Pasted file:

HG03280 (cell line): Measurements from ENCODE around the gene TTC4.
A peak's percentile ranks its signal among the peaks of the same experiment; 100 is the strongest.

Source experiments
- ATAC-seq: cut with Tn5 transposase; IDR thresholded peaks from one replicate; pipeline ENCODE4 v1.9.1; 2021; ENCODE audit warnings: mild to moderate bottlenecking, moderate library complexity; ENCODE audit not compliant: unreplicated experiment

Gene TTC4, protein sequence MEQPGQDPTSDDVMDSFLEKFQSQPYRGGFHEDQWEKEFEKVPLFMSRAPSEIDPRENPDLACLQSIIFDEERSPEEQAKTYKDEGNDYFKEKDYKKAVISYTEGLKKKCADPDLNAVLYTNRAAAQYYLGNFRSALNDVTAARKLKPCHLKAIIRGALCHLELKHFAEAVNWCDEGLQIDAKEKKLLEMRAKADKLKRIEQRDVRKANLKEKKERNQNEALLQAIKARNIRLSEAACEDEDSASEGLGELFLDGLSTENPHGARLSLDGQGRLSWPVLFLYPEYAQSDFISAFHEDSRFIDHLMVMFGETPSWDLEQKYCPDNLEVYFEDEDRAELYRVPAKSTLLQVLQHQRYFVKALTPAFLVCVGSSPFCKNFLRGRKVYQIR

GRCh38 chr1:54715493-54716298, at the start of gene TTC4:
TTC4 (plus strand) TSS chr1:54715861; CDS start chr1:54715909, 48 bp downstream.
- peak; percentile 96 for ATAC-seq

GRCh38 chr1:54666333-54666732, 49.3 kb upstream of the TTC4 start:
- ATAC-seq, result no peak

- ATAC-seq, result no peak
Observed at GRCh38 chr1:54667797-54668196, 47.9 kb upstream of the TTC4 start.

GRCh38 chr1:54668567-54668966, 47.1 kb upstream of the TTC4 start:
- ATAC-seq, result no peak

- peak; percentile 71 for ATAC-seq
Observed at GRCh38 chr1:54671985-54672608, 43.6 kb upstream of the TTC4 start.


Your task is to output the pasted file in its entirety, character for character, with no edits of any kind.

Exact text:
HG03280 (cell line): Measurements from ENCODE around the gene TTC4.
A peak's percentile ranks its signal among the peaks of the same experiment; 100 is the strongest.

Source experiments
- ATAC-seq: cut with Tn5 transposase; IDR thresholded peaks from one replicate; pipeline ENCODE4 v1.9.1; 2021; ENCODE audit warnings: mild to moderate bottlenecking, moderate library complexity; ENCODE audit not compliant: unreplicated experiment

Gene TTC4, protein sequence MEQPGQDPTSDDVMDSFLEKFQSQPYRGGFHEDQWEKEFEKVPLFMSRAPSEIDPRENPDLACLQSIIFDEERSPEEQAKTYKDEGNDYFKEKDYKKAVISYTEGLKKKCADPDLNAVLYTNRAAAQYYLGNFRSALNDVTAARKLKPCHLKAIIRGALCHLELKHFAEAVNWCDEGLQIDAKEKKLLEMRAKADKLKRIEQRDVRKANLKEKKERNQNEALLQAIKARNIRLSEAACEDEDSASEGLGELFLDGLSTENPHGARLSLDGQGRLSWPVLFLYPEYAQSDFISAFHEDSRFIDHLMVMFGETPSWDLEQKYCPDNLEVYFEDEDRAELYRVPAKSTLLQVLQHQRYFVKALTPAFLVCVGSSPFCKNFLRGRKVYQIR

GRCh38 chr1:54715493-54716298, at the start of gene TTC4:
TTC4 (plus strand) TSS chr1:54715861; CDS start chr1:54715909, 48 bp downstream.
- peak; percentile 96 for ATAC-seq

GRCh38 chr1:54666333-54666732, 49.3 kb upstream of the TTC4 start:
- ATAC-seq, result no peak

- ATAC-seq, result no peak
Observed at GRCh38 chr1:54667797-54668196, 47.9 kb upstream of the TTC4 start.

GRCh38 chr1:54668567-54668966, 47.1 kb upstream of the TTC4 start:
- ATAC-seq, result no peak

- peak; percentile 71 for ATAC-seq
Observed at GRCh38 chr1:54671985-54672608, 43.6 kb upstream of the TTC4 start.